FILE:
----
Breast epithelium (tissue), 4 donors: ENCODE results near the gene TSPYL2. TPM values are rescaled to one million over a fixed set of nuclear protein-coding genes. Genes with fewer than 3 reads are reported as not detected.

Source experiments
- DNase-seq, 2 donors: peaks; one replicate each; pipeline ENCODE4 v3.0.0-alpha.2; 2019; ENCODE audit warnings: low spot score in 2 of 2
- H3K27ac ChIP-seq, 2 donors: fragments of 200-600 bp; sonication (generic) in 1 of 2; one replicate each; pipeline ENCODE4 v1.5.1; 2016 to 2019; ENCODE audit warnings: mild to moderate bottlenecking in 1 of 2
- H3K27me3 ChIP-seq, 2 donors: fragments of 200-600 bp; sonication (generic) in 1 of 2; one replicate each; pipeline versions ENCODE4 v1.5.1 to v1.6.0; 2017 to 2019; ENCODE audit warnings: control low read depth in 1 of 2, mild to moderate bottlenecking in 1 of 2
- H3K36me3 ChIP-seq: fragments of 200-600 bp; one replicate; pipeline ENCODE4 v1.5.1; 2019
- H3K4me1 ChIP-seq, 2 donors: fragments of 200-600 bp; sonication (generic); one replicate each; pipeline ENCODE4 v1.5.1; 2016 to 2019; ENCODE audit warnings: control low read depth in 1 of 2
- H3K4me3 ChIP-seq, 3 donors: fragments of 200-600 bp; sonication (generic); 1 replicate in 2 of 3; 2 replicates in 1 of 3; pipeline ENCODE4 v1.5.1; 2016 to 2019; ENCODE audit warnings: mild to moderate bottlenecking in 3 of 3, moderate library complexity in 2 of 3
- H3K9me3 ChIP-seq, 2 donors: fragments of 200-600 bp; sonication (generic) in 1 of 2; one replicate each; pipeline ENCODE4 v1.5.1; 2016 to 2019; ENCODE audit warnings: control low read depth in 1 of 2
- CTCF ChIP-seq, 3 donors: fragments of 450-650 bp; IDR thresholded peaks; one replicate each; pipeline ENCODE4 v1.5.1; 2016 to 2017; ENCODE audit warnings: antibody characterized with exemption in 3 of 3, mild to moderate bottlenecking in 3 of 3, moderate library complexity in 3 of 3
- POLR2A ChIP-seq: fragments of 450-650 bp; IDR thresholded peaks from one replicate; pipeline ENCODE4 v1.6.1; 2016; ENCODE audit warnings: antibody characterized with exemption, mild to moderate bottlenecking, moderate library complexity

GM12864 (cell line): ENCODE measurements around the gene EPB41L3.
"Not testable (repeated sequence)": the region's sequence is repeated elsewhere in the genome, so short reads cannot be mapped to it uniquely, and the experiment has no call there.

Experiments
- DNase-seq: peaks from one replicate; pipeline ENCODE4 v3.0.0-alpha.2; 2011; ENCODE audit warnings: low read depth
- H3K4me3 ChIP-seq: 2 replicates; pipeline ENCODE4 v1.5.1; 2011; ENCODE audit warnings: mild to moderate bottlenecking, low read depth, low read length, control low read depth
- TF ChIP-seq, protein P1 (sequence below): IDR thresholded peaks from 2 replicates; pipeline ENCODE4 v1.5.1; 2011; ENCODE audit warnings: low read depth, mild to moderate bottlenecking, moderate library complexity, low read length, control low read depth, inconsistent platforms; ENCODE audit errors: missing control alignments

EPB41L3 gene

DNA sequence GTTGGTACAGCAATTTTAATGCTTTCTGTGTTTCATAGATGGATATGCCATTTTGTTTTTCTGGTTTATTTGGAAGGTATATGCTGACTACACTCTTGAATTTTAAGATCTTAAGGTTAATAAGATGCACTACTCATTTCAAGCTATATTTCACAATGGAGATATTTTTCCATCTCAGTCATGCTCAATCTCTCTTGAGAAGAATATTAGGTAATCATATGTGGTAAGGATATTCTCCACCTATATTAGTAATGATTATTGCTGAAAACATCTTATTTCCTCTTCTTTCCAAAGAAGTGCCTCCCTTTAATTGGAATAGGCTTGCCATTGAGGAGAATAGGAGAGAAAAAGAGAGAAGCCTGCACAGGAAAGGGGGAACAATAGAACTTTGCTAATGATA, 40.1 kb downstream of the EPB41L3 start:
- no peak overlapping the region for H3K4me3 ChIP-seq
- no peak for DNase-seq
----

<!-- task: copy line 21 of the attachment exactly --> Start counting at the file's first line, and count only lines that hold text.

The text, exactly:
- no peak for DNase-seq